Just over two weeks ago, I delivered my inaugural lecture on ‘Fairness in knowing’. It was such an honour to be part of this 50th anniversary programme of lectures.
If you’d like to watch a replay of the lecture, it’s available here: Fairness in knowing.
A sub-titled version of the lecture will be made available in due course.
I’m also planning to write up the key ideas from the lecture for publication.
I argued in the lecture that a key part of ‘fairness in knowing’ is recognising how ideas are generated and developed.
This is one of the really exciting things for me about being an academic; to see how knowledge and ideas travel across both national and cultural borders, and how they morph and adapt as they’re applied in a new context.
As academics and citizens we gain perspective and insight from the free movement of people and ideas.
When that free movement of people and ideas involves engagement with wider society, this combination can become extremely powerful.
Due to the time constraints, I didn’t have a chance in the lecture to offer a more detailed explanation of why I believe the free movement of people and ideas is so important. Given the symbolism of today, the day that the UK was scheduled to leave the European Union, it seems particularly apt to make that argument.
One of the first projects I worked on when I became a lecturer was called ENSCOT (2003), The European Network of Science Communication Teachers. I gained so much from this opportunity, to work with science communication teachers from five EU countries (Holliman, Trench et al. 2002).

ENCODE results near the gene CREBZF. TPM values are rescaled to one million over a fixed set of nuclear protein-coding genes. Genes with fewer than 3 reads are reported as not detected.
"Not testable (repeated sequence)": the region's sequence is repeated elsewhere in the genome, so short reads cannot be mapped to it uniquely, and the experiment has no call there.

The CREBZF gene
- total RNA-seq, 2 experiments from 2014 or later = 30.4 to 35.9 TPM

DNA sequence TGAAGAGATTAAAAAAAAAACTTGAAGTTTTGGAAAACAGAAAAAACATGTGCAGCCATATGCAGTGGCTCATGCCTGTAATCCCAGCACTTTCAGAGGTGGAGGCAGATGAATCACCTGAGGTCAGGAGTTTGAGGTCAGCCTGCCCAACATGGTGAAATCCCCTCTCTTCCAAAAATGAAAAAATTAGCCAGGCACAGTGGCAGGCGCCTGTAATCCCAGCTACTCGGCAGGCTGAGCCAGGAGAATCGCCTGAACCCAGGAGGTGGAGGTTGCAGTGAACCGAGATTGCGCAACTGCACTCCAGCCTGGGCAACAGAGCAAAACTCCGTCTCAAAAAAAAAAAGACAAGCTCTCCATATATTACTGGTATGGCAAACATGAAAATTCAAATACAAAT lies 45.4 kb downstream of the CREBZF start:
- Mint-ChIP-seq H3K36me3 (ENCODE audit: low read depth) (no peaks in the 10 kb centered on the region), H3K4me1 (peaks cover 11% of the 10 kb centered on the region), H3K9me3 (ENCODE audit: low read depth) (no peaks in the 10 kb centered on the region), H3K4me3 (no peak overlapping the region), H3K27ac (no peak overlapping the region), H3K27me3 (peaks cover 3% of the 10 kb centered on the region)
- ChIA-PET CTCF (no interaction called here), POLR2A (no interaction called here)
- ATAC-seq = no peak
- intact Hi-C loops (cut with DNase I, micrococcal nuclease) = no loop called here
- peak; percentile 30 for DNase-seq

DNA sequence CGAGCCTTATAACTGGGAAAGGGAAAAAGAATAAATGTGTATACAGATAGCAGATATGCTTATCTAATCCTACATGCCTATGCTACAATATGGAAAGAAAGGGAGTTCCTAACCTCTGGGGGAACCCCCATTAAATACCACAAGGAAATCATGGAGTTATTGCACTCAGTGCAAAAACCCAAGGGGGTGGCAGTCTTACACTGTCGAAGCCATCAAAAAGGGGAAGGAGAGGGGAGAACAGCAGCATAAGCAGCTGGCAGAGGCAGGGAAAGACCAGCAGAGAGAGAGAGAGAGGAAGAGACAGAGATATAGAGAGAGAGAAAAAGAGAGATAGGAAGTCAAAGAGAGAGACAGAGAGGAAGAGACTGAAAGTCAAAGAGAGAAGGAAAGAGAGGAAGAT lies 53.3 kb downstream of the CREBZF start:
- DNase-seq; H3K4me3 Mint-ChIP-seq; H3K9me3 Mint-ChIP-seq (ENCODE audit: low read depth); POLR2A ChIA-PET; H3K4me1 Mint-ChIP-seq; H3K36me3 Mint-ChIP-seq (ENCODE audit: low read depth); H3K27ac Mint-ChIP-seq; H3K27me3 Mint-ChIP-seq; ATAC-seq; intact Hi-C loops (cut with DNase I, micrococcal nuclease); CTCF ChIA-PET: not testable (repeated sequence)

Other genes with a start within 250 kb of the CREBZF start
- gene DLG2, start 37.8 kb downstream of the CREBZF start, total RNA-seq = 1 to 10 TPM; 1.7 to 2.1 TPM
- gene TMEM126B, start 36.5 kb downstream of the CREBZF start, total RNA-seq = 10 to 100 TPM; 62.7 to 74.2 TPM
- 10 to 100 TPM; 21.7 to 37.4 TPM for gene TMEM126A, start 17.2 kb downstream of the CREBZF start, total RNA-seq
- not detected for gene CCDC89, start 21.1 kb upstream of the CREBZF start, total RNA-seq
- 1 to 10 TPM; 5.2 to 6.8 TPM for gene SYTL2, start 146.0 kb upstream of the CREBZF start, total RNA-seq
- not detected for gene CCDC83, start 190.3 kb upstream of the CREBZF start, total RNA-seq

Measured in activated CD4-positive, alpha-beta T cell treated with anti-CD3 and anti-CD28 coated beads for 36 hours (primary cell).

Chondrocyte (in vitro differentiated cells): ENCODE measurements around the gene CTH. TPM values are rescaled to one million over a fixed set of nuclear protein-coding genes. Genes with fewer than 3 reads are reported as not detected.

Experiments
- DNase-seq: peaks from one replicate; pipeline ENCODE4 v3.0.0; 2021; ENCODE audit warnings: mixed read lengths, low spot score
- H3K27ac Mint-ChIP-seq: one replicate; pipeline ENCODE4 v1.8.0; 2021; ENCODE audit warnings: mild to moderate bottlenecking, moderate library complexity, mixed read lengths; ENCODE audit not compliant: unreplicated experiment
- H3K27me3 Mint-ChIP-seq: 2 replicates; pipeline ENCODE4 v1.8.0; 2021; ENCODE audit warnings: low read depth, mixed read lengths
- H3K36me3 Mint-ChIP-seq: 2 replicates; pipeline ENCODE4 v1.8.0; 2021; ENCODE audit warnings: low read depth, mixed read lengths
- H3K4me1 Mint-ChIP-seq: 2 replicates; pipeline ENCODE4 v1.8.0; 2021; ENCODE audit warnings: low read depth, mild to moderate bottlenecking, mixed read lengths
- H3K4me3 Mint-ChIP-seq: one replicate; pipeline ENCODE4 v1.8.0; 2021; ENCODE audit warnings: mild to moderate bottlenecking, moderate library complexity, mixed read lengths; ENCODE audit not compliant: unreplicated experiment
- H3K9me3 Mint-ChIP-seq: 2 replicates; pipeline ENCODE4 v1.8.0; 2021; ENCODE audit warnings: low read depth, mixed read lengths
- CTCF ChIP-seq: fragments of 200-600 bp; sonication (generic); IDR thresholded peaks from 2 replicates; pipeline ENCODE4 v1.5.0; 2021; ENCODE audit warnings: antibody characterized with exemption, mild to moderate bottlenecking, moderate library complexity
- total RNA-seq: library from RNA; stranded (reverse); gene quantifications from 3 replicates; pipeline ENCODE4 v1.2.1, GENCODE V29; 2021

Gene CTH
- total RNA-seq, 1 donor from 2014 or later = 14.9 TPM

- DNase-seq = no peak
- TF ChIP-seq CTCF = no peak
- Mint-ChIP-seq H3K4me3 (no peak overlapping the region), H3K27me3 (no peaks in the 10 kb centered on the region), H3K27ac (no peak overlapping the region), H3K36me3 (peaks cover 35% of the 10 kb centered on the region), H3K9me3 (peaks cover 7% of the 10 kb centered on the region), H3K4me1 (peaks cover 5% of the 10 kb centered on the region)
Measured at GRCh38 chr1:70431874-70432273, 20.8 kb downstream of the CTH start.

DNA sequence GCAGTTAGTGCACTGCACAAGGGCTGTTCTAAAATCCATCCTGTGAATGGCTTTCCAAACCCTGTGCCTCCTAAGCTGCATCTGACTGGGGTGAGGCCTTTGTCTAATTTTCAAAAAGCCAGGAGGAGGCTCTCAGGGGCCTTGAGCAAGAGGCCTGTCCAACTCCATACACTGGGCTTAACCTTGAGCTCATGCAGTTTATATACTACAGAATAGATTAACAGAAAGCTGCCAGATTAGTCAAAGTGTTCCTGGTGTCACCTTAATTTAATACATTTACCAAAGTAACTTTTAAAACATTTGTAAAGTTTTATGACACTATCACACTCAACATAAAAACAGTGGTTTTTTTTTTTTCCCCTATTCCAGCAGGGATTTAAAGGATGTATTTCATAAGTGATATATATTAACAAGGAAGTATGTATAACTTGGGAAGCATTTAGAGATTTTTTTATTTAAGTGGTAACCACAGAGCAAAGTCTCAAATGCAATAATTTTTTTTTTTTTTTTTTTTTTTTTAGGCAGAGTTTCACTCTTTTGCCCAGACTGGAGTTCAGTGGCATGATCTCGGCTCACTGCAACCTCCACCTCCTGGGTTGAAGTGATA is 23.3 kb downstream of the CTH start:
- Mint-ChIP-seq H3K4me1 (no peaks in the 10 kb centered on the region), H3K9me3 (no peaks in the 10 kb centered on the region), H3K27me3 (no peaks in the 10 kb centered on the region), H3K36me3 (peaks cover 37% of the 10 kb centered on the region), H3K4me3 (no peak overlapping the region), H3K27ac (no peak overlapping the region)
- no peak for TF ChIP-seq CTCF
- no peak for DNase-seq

One of those academics was Brian Trench. I can’t recall the exact conversation, but I do remember Brian encouraging me to attend a conference run by PCST. That’s the international network for Public Communication of Science and Technology.
My first PCST Conference was organised by Marina Joubert in Cape Town, South Africa. Much of the focus at that conference was on the sub-Saharan HIV/AIDS pandemic. Practical applications, sensitive to the different subcultural contexts in which they were being deployed, were foregrounded at that conference.
It was a humbling experience to see academics and those working in professional practice come together to address this desperate situation.
As someone with an academic background in research and teaching, the conference in South Africa changed my outlook on what it means to be an academic. As a direct result, I wrote about the pandemic for the OU Masters module ‘Science and the public’ (Holliman, 2002).
The influence of that and subsequent PCST conferences continues. I argue that our role as academics is not just to interpret the world around us. It should also be to improve fairness in knowing.
As a member of the PCST Local Organising Committee, I’m delighted therefore to announce that we will re-assemble for the first time ever in the UK in Aberdeen in May 2020.
Please come along and share ideas across borders as part of that international conversation.